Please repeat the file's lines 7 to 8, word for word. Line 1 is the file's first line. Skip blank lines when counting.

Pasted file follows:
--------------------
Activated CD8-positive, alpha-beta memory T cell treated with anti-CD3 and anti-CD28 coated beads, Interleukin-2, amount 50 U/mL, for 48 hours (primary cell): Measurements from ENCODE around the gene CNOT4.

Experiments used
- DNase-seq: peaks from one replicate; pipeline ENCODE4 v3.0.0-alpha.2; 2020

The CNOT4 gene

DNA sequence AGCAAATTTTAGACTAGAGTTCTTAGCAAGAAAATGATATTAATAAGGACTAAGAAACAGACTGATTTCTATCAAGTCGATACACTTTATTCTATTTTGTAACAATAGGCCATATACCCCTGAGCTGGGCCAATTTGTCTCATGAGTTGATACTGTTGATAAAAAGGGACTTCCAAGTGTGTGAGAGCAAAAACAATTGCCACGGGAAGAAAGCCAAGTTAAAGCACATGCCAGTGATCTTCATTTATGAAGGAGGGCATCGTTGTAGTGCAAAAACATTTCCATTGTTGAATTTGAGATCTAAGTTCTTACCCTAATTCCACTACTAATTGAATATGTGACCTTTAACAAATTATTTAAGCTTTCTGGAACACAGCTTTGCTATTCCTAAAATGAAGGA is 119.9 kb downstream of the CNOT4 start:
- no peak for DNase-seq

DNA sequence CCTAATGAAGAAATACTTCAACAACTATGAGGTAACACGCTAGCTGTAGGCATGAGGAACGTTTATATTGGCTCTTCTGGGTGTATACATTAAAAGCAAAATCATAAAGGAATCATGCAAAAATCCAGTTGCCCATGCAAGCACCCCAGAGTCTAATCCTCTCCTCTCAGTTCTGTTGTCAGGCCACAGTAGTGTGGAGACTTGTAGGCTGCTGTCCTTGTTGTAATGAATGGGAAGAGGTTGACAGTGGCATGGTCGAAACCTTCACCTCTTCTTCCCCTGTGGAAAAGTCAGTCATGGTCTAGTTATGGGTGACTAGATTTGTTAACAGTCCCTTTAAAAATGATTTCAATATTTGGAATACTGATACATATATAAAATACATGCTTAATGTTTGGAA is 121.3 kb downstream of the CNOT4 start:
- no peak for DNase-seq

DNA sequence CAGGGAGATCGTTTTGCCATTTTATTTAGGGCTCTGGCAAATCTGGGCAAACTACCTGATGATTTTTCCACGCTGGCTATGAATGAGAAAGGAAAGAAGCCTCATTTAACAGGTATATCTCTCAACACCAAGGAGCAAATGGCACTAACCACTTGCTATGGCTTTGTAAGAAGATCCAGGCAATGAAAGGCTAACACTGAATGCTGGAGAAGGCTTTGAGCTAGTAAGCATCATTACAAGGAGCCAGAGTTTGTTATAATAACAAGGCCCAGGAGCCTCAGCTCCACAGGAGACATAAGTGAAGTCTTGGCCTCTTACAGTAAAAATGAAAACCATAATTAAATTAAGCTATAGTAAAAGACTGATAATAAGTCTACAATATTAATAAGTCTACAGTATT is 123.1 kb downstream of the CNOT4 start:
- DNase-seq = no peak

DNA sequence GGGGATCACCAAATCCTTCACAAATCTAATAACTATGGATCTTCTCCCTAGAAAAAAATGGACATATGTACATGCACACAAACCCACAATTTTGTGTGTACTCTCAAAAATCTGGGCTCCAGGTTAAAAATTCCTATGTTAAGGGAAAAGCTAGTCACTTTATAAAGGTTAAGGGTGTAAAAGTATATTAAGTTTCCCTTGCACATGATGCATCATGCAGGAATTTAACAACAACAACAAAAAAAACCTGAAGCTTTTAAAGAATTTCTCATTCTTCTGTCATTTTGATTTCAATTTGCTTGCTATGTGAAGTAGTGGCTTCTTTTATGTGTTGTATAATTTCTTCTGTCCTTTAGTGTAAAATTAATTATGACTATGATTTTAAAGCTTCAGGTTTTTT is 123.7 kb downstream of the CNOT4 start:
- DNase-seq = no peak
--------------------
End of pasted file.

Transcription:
DNA sequence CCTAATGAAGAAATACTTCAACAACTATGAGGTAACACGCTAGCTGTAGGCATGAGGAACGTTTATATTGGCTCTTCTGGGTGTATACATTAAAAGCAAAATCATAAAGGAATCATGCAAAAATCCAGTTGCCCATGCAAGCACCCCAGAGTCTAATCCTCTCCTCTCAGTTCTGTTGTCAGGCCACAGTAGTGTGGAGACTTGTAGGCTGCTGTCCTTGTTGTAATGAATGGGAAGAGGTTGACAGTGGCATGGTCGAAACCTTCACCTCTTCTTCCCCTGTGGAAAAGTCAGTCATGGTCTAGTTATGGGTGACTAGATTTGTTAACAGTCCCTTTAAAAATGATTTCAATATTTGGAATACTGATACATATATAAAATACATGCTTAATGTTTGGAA is 121.3 kb downstream of the CNOT4 start:
- no peak for DNase-seq